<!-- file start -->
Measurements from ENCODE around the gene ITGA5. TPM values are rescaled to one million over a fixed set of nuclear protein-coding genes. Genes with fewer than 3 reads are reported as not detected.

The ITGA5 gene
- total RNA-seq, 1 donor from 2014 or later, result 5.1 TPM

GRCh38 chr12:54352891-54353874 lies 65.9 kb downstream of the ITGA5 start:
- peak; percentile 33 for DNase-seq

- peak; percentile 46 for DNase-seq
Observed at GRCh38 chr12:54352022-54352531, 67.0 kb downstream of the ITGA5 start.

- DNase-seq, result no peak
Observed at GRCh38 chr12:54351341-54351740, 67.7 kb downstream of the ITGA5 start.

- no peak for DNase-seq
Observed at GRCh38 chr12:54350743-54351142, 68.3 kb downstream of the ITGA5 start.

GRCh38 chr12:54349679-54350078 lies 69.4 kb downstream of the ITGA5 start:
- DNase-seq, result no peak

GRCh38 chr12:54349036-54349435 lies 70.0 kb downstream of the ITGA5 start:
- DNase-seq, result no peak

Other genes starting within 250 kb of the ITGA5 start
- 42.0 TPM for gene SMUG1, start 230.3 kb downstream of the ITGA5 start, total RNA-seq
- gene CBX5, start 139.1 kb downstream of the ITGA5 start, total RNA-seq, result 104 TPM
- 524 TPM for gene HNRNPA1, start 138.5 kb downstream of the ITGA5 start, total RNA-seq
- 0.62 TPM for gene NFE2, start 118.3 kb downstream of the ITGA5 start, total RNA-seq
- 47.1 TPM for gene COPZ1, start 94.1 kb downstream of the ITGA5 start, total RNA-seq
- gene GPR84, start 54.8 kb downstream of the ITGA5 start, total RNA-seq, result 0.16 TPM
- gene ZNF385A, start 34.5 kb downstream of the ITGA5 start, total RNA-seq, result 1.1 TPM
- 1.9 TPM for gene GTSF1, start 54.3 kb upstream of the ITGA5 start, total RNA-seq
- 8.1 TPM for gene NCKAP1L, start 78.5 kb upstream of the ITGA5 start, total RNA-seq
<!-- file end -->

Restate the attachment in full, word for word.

Measurements from ENCODE around the gene ITGA5. TPM values are rescaled to one million over a fixed set of nuclear protein-coding genes. Genes with fewer than 3 reads are reported as not detected.

The ITGA5 gene
- total RNA-seq, 1 donor from 2014 or later, result 5.1 TPM

GRCh38 chr12:54352891-54353874 lies 65.9 kb downstream of the ITGA5 start:
- peak; percentile 33 for DNase-seq

- peak; percentile 46 for DNase-seq
Observed at GRCh38 chr12:54352022-54352531, 67.0 kb downstream of the ITGA5 start.

- DNase-seq, result no peak
Observed at GRCh38 chr12:54351341-54351740, 67.7 kb downstream of the ITGA5 start.

- no peak for DNase-seq
Observed at GRCh38 chr12:54350743-54351142, 68.3 kb downstream of the ITGA5 start.

GRCh38 chr12:54349679-54350078 lies 69.4 kb downstream of the ITGA5 start:
- DNase-seq, result no peak

GRCh38 chr12:54349036-54349435 lies 70.0 kb downstream of the ITGA5 start:
- DNase-seq, result no peak

Other genes starting within 250 kb of the ITGA5 start
- 42.0 TPM for gene SMUG1, start 230.3 kb downstream of the ITGA5 start, total RNA-seq
- gene CBX5, start 139.1 kb downstream of the ITGA5 start, total RNA-seq, result 104 TPM
- 524 TPM for gene HNRNPA1, start 138.5 kb downstream of the ITGA5 start, total RNA-seq
- 0.62 TPM for gene NFE2, start 118.3 kb downstream of the ITGA5 start, total RNA-seq
- 47.1 TPM for gene COPZ1, start 94.1 kb downstream of the ITGA5 start, total RNA-seq
- gene GPR84, start 54.8 kb downstream of the ITGA5 start, total RNA-seq, result 0.16 TPM
- gene ZNF385A, start 34.5 kb downstream of the ITGA5 start, total RNA-seq, result 1.1 TPM
- 1.9 TPM for gene GTSF1, start 54.3 kb upstream of the ITGA5 start, total RNA-seq
- 8.1 TPM for gene NCKAP1L, start 78.5 kb upstream of the ITGA5 start, total RNA-seq